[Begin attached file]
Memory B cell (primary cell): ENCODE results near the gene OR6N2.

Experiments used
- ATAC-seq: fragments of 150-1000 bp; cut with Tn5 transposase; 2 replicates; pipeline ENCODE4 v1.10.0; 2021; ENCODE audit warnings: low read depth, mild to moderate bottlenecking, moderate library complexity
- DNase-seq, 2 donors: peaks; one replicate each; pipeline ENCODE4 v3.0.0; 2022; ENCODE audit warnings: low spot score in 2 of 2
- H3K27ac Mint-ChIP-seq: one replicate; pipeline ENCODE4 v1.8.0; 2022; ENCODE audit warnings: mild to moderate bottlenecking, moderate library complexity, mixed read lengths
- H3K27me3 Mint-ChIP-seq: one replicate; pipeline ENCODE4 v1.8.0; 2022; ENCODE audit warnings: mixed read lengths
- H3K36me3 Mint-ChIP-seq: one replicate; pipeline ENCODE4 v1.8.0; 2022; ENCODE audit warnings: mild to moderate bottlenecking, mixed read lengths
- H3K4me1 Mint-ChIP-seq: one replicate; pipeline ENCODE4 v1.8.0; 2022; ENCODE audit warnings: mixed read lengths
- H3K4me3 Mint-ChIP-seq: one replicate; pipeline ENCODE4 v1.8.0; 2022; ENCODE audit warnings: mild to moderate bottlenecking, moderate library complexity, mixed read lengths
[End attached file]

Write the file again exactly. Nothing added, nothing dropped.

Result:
Memory B cell (primary cell): ENCODE results near the gene OR6N2.

Experiments used
- ATAC-seq: fragments of 150-1000 bp; cut with Tn5 transposase; 2 replicates; pipeline ENCODE4 v1.10.0; 2021; ENCODE audit warnings: low read depth, mild to moderate bottlenecking, moderate library complexity
- DNase-seq, 2 donors: peaks; one replicate each; pipeline ENCODE4 v3.0.0; 2022; ENCODE audit warnings: low spot score in 2 of 2
- H3K27ac Mint-ChIP-seq: one replicate; pipeline ENCODE4 v1.8.0; 2022; ENCODE audit warnings: mild to moderate bottlenecking, moderate library complexity, mixed read lengths
- H3K27me3 Mint-ChIP-seq: one replicate; pipeline ENCODE4 v1.8.0; 2022; ENCODE audit warnings: mixed read lengths
- H3K36me3 Mint-ChIP-seq: one replicate; pipeline ENCODE4 v1.8.0; 2022; ENCODE audit warnings: mild to moderate bottlenecking, mixed read lengths
- H3K4me1 Mint-ChIP-seq: one replicate; pipeline ENCODE4 v1.8.0; 2022; ENCODE audit warnings: mixed read lengths
- H3K4me3 Mint-ChIP-seq: one replicate; pipeline ENCODE4 v1.8.0; 2022; ENCODE audit warnings: mild to moderate bottlenecking, moderate library complexity, mixed read lengths